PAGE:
I cannot claim I am actually feeling it. Sure, I was tired a lot last year (for good reasons) before I could enjoy my two well-deserved wellness weeks in the end, and I am exhausted again as I write this today (very strong and loud winds not letting me sleep last night), but I do not tend to feel any year-ending-and-new-beginning feels in December and/or January. Time just is. Things just are.
That said, I do feel I have a lot to be thankful for. And I am. All the time. My thankfulness genes are very dominant and I am thankful for that, too.
Elche sind so erfrischend direkt: “Wer zieht schon nach Bremen.” war meine erste Reaktion im unverwechselbaren Ton einer Alleswissenden, als mir mein Schatz von seinem Jobangebot erzählte.
Dabei wusste ich absolut nix über Bremen, aber sehr wohl, dass man nicht aus Baden-Württemberg nach Bremen zieht. Der Meinung waren auch sehr viele Norddeutsche, denen wir von unserem Umzug erzählten.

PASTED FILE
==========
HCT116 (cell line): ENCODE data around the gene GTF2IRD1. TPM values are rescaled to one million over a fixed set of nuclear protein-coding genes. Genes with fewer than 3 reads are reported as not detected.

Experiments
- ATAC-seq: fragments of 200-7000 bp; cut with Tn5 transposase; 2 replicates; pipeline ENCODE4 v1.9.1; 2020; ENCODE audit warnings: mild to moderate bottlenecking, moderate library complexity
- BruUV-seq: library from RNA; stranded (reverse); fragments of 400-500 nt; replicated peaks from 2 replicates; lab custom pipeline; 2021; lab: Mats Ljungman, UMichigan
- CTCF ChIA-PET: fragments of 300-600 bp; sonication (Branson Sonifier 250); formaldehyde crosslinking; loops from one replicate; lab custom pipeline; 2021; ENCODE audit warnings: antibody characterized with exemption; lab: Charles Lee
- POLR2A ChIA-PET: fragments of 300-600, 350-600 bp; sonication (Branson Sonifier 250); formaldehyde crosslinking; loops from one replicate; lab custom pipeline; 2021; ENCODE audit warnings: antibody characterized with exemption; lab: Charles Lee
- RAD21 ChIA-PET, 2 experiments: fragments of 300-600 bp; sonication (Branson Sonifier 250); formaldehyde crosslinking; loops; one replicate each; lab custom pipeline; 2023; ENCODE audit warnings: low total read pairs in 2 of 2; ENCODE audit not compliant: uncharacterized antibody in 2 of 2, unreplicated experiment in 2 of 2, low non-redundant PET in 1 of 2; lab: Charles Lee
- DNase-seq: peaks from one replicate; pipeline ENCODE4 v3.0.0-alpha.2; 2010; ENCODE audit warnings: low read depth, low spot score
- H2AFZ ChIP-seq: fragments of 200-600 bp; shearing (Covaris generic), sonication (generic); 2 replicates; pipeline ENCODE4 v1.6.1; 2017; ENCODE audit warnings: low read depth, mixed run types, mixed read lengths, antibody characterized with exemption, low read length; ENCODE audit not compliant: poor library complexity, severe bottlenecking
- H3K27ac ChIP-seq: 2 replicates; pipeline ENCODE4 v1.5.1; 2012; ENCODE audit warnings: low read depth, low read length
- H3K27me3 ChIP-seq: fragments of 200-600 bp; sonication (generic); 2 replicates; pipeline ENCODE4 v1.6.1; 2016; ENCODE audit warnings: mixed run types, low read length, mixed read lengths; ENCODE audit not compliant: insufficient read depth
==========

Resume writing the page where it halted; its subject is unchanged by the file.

Es kam dann, wie es kommen wollte, und kurze Zeit nach diesem visionären Spruch durfte ich mich ganze 3 Monate lang Bewohnerin von Bremen schimpfen. Es war eine herrliche Zeit, nicht zuletzt, weil der Stadtteil, in dem wir zufällig gelandet sind, wunderschön ist: Borgfeld ist eigentlich ein Dorf und voller netter Leute.
Und weil manche Sachen tatsächlich ihre Logik haben, hat sich dann bald herausgestellt, dass auch Niedersachsen einfach klasse ist. Beweise? Na klar!
Zugegeben, mir ist das Urteil über eine Landschaft viel wichtiger als über die dortigen Bewohner. Über die weiß ich “aus Gründen” noch nicht sehr viel, außer dass sie recht skurrile Verkehrsunfälle zu verursachen scheinen; zumindest komme ich zu dem Schluss nach monatelanger Lektüre der Lokalzeitungen. Mal schauen, wie lange diese Meinung überlebt.
Let me just start with a fact that contains no exaggeration whatsoever this time: I have been forgetting my hair for 2 or more years now. I just wash it twice a week, put in hair rollers in 2 strategic places and let it dry, then I simply make a ponytail and that was that. For years, as I said.